Mike and Dave Need Wedding Dates, a new comedy about two men who need wedding dates, seems to have everything going for it.
Its winning ensemble cast includes proven comedic performers across two generations. Its raunchy spirit is equal opportunity, allowing both genders to get in on the pot-smoking, dirty joke-making fun. And it boasts an actual story, with characters who have clear emotional stakes.
The film, based on a semi-famous Craigslist ad from 2013, of all things, follows two guys (Adam Devine and Zac Efron) who post an ad seeking respectable women to accompany them to their sister’s wedding in Hawaii, then are scammed by two opportunistic young women (Anna Kendrick and Aubrey Plaza) who just want a vacation. Once they get to Hawaii, the film turns into an occasionally amusing blend of vacation comedy and romantic comedy.
And yet it never finds a groove. Funny scenes are followed by scenes where nothing funny happens. Whatever story the film is trying to tell is frequently shelved for long, pointless sequences that have little to do with anything.
The result is that Mike and Dave Need Wedding Dates feels formless, and if you stick around for the credits, you’ll realize why.
Improv comedy must be stopped
As the credits roll, a gag reel plays, featuring several humorous outtakes. These outtakes are frequently much funnier than what’s in the movie.
But they’re also illustrative of how the movie was (most likely) made. The cast is granted several opportunities to improvise different jokes, and because said cast features comic experts like Devine and Plaza, said jokes are often ridiculously funny. You can see why the filmmakers had trouble choosing just one to include in the final cut.
But this "insert joke here" approach to screenwriting — where what’s written on the page is just a suggestion for others to vamp around later — can be incredibly dangerous.
At its best, it results in jokes that feel totally spontaneous and unlike anything else. But at its worst, it leads to bulky scenes that get bogged down in quips and zingers that fail to provide any character or story development because they were spit out in the moment.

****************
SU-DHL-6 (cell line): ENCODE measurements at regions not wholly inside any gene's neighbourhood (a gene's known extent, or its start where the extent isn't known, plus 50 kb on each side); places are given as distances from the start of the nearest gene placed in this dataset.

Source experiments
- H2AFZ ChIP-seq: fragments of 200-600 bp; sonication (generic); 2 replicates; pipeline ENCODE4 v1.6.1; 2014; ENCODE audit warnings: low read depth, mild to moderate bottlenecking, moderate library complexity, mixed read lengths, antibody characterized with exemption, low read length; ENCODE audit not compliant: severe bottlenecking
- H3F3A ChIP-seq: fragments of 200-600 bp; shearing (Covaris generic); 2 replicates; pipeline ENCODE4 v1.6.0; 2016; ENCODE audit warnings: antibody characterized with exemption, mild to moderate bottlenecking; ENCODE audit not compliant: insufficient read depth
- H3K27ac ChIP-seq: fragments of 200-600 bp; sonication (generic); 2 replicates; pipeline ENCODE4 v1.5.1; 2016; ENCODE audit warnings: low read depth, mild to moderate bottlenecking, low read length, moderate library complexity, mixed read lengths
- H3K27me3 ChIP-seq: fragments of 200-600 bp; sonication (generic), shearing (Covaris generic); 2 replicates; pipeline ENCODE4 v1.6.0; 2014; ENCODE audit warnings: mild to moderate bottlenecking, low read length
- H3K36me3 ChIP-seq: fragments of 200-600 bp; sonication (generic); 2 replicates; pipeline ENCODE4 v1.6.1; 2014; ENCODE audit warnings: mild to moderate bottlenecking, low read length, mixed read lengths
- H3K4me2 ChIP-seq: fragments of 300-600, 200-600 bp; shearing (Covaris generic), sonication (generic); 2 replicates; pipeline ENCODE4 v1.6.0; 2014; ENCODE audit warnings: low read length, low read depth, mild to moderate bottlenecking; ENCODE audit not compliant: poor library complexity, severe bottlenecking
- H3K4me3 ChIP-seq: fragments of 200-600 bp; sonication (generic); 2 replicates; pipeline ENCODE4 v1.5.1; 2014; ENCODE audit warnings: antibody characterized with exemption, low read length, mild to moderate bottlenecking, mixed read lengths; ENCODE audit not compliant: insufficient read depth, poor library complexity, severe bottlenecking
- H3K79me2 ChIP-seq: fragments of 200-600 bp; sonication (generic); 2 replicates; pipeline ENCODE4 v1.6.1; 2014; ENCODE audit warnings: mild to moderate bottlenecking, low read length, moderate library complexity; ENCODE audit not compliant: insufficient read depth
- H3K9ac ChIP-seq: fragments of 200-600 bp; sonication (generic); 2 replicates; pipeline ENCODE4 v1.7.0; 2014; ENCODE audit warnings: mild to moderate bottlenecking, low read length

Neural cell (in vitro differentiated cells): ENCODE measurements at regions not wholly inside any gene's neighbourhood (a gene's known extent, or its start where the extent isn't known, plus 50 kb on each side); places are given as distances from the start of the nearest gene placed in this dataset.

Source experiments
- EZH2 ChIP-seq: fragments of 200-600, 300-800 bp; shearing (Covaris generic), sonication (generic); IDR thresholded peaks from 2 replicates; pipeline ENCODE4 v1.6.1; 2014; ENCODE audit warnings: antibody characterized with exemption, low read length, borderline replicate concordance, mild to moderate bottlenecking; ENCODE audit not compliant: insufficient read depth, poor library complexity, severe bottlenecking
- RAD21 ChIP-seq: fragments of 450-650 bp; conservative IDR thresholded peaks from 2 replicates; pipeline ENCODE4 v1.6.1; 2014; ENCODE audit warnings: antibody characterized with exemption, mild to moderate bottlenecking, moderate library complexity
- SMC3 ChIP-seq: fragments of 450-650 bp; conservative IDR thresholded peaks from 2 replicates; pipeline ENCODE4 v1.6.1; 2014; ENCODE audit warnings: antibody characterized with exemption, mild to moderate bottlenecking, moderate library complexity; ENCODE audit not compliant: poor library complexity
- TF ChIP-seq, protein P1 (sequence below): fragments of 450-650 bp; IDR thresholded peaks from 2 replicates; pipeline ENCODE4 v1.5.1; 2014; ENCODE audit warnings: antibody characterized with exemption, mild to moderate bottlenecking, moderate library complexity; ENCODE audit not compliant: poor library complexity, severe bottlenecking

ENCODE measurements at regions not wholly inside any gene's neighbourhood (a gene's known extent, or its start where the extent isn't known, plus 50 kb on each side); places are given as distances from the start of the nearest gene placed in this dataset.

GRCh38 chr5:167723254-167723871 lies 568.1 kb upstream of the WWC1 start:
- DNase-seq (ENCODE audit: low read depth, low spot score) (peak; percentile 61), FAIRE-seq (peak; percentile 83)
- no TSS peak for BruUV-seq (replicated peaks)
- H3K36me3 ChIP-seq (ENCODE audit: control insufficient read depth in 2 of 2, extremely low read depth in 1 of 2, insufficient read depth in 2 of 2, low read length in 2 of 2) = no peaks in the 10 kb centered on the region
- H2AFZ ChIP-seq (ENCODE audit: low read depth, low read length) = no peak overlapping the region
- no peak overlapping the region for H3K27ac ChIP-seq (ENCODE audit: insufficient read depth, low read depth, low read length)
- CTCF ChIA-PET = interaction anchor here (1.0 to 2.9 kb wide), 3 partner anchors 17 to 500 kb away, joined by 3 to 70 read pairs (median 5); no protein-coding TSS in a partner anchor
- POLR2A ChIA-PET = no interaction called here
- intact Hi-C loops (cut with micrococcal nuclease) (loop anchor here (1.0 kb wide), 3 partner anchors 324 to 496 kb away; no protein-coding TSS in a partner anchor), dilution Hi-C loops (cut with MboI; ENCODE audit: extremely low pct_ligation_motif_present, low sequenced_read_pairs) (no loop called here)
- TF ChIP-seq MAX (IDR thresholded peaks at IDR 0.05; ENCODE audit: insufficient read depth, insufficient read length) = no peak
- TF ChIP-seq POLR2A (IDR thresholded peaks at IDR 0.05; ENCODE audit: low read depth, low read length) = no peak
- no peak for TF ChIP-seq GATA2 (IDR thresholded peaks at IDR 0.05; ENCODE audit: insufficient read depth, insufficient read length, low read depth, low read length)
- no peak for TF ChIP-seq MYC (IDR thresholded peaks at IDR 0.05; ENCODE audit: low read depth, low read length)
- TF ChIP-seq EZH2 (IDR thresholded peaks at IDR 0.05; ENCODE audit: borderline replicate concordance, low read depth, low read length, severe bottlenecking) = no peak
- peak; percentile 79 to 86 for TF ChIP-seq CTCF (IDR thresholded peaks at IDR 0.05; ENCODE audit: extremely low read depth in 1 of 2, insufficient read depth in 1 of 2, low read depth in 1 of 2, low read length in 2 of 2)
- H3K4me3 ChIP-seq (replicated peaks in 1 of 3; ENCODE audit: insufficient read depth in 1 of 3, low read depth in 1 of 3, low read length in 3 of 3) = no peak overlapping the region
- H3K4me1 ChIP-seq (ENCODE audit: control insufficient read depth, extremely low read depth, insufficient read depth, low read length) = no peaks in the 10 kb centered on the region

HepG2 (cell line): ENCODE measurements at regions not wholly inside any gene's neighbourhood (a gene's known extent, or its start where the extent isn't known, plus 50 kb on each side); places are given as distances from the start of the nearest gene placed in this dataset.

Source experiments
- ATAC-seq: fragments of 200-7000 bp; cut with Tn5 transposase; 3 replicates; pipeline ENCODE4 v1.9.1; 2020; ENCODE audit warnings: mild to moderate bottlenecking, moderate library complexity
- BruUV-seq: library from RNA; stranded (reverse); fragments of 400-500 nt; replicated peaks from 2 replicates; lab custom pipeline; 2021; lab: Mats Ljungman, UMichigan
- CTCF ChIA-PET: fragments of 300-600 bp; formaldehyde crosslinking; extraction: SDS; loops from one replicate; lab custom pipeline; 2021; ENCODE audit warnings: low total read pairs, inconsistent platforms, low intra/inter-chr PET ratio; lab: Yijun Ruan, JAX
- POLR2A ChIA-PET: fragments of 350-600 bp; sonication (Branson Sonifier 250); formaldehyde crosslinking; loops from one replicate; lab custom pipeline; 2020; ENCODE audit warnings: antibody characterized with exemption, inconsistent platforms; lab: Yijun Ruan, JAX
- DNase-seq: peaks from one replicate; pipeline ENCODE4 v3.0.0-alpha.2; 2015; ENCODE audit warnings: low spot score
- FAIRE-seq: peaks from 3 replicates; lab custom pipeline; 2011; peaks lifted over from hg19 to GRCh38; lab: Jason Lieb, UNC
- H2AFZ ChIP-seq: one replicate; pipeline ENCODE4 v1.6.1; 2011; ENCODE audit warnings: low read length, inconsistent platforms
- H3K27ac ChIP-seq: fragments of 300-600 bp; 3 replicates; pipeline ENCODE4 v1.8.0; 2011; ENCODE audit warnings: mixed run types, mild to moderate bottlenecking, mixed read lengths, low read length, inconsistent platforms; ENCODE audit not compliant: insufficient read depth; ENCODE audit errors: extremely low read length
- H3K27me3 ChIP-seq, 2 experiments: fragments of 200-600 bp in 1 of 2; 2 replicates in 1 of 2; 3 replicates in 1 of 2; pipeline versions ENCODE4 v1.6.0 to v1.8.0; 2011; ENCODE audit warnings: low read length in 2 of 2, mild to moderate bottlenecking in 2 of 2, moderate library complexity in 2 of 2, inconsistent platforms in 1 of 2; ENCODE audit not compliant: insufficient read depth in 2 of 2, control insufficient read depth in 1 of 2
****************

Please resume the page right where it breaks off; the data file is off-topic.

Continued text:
And that’s fine in an individual scene or a comedic sketch or even a half-hour episode of television. But in a movie that runs over 90 minutes long, essentially all of the jokes have to kill, and the improv approach makes that objective impossibly hard to achieve.
To be fair, not all of Mike and Dave’s flaws stem from its use of improv. There are also long sequences that mostly seem to exist to kill time — like a lot of footage of the cast riding around various Hawaiian locations on ATVs — and the film mostly wastes incredibly talented actors like Stephen Root (who plays the guys’ dad and gets to be a humorless scold and... not a lot else).
And plenty of scenes have lots of energy but lack laughs. The film gives everybody a character to play — Kendrick’s Alice has PTSD stemming from her own failed wedding (she was left at the altar), while Efron’s Dave is feeling held back by his brother — but it also doesn’t give them any shading beyond those very simplistic descriptions.
Certainly, if you’re just looking for a couple hours’ worth of distraction involving fun actors hanging out in a gorgeous setting, Mike and Dave might fit the bill. And it does contain some funny bits here and there, mostly stemming from Plaza’s loose interpretation of what it means to be a good friend.
But it’s not hard to feel like the movie is as laid-back as a vacation where you never leave your hotel. There are worse ways to spend your time, but you don’t really get anywhere.
Mike and Dave Need Wedding Dates is playing in theaters around the country. Anna Kendrick is a terrific performer, but boy, is she not an improv comedian.